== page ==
Open Collections

UBC Theses and Dissertations

UBC Theses Logo

UBC Theses and Dissertations

Rosebush Q-Sort: the use of drawings in the assessment of child abuse Robertson, Sarah 1994

Your browser doesn't seem to have a PDF viewer, please download the PDF to view this item.

Item Metadata

Download

Media
831-ubc_1994-0233.pdf [ 18.15MB ]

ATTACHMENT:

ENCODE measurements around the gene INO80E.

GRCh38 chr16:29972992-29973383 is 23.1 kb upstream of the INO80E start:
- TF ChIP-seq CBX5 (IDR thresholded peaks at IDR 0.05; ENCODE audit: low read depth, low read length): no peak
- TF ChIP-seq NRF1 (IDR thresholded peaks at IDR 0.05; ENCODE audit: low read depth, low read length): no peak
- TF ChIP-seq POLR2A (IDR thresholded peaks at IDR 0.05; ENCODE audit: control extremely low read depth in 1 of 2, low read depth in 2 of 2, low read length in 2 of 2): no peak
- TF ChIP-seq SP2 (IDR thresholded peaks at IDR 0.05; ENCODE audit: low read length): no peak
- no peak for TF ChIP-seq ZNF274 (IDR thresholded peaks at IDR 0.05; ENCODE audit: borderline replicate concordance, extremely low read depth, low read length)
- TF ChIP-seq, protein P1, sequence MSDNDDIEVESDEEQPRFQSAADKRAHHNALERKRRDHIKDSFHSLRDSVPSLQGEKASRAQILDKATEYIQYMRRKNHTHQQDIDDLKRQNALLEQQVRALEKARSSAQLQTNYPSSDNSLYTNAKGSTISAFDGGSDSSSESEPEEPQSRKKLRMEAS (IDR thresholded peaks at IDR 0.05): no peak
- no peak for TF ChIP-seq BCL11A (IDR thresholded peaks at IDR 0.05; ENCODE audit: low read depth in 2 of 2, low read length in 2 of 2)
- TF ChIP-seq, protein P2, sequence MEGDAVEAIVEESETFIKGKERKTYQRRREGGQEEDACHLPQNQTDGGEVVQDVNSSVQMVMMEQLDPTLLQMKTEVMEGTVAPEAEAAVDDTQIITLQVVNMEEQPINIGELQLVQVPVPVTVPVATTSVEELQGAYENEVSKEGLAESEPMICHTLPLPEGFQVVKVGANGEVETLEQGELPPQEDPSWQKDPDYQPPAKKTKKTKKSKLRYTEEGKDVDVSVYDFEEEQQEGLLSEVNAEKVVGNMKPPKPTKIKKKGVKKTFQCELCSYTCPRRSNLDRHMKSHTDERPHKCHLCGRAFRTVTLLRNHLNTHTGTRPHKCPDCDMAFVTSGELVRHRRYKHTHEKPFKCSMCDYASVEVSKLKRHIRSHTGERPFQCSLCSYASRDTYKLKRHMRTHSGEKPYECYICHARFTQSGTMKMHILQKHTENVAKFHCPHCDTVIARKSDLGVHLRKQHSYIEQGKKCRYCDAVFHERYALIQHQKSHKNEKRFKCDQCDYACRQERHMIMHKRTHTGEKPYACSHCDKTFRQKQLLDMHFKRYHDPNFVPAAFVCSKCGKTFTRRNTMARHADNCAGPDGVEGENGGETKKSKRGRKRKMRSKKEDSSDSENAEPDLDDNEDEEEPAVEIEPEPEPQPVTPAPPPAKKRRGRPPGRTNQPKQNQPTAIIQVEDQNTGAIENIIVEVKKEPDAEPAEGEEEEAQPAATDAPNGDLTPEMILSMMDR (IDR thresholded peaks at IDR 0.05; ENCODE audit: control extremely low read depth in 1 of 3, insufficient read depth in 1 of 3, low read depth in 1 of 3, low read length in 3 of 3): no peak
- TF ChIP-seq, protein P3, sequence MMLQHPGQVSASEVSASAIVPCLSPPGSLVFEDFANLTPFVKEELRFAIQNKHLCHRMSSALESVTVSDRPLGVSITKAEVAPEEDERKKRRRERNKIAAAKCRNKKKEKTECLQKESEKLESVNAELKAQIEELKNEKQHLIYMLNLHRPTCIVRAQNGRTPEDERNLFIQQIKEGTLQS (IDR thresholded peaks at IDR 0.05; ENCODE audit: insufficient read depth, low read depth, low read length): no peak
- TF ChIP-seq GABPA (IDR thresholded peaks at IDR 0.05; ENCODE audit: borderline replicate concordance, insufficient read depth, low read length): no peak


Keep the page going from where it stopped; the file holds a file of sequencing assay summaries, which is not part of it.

Metadata
JSON: 831-1.0054046.json
JSON-LD: 831-1.0054046-ld.json
RDF/XML (Pretty): 831-1.0054046-rdf.xml
RDF/JSON: 831-1.0054046-rdf.json
Turtle: 831-1.0054046-turtle.txt
N-Triples: 831-1.0054046-rdf-ntriples.txt
Original Record: 831-1.0054046-source.json
Full Text
831-1.0054046-fulltext.txt
Citation
831-1.0054046.ris

Full Text